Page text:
Matchmaking for Mediocrity

I was sitting in a doctor’s waiting room bored out of my mind waiting for my friend to come out from her exam. In an effort not to fall asleep, I reached for a magazine hoping it would pique my interest.  The publication I picked seemed to tell the tale of how to be happy if you are a wealthy resident of our county.  The magazine contained stories which covered topics such as creating cascading waterfalls in one’s backyard; the newest “must haves” in estate kitchens; and what to do if you are wealthy and single and in search of a mate.

Quite frankly, I didn’t think wealthy and single sounded like such a bad thing, but according to the matchmaker-to-the-rich, who was interviewed in one of the articles, wealthy and single people live a difficult existence. If this was an online publication that had a comment section, I would have said, “I don’t know how to break this to you or your clients, but wealthy and single beats the hell out of being poor and single–or for that matter–poor and married.”  But somehow I don’t think the matchmaker would have appreciated or even cared about my opinion. In the interview, she made it clear that the rich needed her, so she only took on clients who had a very hefty bottom line and a desire for a monogamous relationship.

I think matchmaking is becoming a booming business. Today’s matchmaker is no longer like the old lady matchmaker in Fiddler on the Roof. Granted, that woman was great at her job. She matched dozens of people in a town of about 100 people that made Siberia look like paradise. Sure, sometimes a 16-year-old had to marry an 80-year-old, but that was a guarantee for security. And I don’t think in the days just before the Russian Revolution people were quite as picky when it came to finding a mate. If someone had a cow, that was deemed a good catch.

Today’s matchmaker is more like the non-fictional Millionaire Matchmaker who has a show on one of the cable channels.  I watched this show a few times, and to be honest, the matchmaker is a bit annoying and many times not too successful in the matching department, but clients continue to sign on for her service. So, she must at least offer them hope.

Recently, I saw a matchmaking expert on a talk show, and he said the resurgence of matchmaking has come about because single people are tired of the bar scene and dating sites. I can understand this completely. I have helped out many a friend write their profiles for the online dating sites, and it can be an intimidating process. Also, the bar scene is iffy at best and even if you go as someone’s wing girl, you are subject to potential ridicule and threats spewed at you by over-40 women in 20-something clothes who make it clear which men in the room they have dibs on.

I think if I was single, I would consider going to a matchmaker. Granted, I am unsure what type of matchmaker would take me on with my budget. Hopefully, there is either a discount matchmaker out there or perhaps Walmart offers this service in some of their stores in the deep South next to the nail salon and gun and firearms area. While it is a given that I won’t be matched with internet billionaires or Hollywood hunks, there is a good possibility that I could catch the eye of a reliable fast food manager. Hey, if he’s employed, he’s got my vote  plus as a fast food manager, he could get me free milkshakes and burgers for my dogs. Doesn’t sound like such a bad deal now–does it?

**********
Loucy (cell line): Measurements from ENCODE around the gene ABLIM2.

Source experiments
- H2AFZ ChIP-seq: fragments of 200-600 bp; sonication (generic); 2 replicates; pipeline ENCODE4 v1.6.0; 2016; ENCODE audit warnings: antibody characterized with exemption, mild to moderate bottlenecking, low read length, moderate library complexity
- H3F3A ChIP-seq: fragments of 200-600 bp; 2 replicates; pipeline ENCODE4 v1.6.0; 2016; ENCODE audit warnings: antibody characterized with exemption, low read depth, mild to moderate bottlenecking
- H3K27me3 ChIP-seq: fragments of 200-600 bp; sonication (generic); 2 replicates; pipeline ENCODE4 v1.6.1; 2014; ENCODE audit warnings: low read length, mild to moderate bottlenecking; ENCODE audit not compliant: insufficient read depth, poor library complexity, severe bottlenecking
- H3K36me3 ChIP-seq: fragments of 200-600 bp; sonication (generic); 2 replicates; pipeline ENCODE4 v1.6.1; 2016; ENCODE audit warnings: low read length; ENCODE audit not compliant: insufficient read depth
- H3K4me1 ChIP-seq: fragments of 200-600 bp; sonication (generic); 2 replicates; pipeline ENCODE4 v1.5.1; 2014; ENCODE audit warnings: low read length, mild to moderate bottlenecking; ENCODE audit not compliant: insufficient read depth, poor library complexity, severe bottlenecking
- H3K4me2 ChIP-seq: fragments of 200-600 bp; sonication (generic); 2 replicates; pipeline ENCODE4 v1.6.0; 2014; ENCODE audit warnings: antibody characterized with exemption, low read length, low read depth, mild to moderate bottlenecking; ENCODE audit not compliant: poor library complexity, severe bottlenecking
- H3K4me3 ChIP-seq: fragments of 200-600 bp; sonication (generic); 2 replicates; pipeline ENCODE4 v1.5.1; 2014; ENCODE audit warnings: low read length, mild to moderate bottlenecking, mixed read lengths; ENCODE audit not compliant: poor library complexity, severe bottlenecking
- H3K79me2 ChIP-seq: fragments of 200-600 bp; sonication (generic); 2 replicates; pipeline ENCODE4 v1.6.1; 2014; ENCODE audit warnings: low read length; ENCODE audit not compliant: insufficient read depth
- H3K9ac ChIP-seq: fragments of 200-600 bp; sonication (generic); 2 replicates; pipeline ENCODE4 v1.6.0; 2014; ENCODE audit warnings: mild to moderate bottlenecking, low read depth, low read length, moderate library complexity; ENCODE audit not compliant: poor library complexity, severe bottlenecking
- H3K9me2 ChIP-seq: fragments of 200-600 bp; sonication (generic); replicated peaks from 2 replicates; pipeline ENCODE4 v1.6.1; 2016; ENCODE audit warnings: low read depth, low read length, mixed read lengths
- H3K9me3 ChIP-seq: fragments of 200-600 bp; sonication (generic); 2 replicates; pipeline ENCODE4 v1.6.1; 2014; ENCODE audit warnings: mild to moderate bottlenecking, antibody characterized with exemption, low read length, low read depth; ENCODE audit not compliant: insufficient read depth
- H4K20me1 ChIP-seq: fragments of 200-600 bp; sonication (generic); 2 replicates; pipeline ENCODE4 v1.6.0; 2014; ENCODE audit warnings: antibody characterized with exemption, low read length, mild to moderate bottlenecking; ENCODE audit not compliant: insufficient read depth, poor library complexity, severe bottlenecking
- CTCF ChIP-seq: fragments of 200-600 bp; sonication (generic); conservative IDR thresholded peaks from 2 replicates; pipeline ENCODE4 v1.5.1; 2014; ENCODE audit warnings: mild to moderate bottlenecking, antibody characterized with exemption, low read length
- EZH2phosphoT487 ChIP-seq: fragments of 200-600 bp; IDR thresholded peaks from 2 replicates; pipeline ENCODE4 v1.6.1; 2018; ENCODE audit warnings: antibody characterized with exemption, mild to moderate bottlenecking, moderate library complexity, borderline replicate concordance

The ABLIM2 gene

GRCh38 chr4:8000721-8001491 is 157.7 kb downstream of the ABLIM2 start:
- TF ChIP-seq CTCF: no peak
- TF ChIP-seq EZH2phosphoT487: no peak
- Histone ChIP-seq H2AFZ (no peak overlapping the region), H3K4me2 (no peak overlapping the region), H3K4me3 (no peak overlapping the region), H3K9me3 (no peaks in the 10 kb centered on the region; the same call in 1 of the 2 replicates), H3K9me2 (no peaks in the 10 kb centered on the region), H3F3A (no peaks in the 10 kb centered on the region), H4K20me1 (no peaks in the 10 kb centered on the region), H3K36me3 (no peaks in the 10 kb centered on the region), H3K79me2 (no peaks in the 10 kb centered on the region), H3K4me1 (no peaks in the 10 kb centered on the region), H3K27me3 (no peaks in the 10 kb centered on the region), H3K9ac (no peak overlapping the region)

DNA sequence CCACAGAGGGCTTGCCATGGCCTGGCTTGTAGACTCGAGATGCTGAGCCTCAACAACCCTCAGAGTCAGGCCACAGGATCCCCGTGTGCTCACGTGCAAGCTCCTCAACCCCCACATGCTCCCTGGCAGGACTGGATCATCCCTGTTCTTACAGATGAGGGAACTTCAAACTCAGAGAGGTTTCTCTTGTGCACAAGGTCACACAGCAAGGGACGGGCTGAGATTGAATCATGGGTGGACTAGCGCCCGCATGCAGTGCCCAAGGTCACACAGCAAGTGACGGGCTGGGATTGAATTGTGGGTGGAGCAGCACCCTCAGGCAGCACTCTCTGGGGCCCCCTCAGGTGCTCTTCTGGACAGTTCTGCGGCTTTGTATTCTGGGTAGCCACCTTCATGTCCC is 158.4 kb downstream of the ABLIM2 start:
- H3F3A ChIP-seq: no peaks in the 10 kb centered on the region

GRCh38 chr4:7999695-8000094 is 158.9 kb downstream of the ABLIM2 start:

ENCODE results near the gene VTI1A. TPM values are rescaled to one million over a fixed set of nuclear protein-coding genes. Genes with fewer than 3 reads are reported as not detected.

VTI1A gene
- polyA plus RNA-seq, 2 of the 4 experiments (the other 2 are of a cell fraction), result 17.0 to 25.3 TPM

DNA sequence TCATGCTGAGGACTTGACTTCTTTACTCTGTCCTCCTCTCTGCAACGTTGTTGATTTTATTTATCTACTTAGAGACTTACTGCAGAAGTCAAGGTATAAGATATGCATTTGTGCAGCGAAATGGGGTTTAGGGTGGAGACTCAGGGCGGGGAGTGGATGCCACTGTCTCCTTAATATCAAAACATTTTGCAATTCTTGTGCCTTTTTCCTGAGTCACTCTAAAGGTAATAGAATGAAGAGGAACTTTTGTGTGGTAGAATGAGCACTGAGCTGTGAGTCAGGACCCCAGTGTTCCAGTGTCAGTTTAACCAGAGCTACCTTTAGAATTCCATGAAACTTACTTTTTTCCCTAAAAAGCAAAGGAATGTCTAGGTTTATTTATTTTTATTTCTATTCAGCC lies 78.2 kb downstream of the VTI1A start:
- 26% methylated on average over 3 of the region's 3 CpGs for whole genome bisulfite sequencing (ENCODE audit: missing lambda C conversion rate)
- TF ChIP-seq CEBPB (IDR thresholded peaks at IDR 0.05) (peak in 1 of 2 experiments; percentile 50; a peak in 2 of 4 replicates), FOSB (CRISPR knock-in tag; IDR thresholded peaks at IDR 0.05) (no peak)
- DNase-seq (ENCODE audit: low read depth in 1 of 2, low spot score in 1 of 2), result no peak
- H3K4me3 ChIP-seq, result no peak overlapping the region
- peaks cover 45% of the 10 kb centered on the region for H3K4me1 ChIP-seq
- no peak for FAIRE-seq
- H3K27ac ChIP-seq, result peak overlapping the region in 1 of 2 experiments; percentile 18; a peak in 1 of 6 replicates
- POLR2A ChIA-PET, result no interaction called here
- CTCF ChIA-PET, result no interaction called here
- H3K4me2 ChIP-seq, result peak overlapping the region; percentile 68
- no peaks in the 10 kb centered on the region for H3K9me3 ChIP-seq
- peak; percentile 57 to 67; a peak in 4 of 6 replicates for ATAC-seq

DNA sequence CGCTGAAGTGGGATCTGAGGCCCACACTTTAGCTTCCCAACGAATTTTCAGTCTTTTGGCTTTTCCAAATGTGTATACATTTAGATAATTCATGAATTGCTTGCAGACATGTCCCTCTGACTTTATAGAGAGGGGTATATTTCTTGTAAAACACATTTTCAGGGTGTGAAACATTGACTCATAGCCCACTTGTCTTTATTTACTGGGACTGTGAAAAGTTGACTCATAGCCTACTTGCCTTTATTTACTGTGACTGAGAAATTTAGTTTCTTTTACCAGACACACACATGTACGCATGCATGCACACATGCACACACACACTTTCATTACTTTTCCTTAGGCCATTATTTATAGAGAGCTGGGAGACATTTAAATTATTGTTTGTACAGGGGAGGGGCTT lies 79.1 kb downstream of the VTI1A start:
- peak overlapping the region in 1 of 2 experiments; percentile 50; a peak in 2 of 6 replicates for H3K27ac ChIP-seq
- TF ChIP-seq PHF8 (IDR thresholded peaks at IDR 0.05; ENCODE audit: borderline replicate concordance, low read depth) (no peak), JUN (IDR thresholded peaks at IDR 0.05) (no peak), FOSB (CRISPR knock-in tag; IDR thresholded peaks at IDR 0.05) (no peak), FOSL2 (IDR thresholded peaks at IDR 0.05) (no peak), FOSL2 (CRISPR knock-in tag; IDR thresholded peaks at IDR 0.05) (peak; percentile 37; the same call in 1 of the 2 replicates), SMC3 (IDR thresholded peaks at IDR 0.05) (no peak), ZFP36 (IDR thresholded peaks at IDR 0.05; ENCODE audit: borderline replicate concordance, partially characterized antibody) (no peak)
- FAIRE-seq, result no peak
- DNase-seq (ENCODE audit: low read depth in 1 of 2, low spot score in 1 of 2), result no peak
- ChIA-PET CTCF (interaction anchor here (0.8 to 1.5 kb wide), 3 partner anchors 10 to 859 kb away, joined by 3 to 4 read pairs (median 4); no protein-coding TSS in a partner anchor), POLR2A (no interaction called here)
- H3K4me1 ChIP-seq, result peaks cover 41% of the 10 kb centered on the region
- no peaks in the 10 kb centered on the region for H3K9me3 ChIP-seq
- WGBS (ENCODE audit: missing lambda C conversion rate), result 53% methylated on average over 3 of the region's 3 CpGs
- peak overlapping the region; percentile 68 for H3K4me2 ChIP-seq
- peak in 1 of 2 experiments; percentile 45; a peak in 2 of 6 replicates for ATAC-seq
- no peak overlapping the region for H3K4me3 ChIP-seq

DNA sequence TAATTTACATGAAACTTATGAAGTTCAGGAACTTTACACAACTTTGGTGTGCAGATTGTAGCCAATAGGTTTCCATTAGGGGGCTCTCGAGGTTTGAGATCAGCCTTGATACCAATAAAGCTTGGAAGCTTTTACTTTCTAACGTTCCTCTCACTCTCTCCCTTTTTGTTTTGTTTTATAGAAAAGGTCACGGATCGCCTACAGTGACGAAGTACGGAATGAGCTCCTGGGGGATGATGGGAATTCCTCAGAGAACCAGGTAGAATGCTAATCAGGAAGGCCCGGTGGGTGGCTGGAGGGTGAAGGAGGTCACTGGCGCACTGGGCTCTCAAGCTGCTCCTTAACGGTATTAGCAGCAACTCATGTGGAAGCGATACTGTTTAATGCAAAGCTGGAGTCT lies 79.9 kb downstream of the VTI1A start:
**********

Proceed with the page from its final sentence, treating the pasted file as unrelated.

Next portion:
Luckily, I am still married unless, of course, my husband has other plans and really, who could blame him?  So, I was thinking that one of the best ways to understand the world of the matchmaker–in case I need one in the future–is to become one myself. I don’t know the exact training one needs for this career, but I am willing to learn since it probably pays more regularly than freelance writing. I would think matchmaking is a real “gut” instinct type of job, and I think I have good guts for people and relationships.  Besides, even if I screw up big time, what could go wrong?

I am excited to find out how to get into this field. Are there courses at University of Phoenix or ITT Tech that I can take?  I think with a little research, a little luck, and a willingness to  match non-millionaires who might not be so selective about who is looking in their checkbooks, I might be able to start a new enterprise, “Matchmaking for Mediocrity” where breathing–not breeding is the most important quality in a potential mate.


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6 thoughts on “Matchmaking for Mediocrity”

  1. Lemme know when you’re ready to go. I’ll probably still be available. Sigh…

      1. Can I sign on as your second client? I’m pretty pathetic, so I would make a nice challenge.

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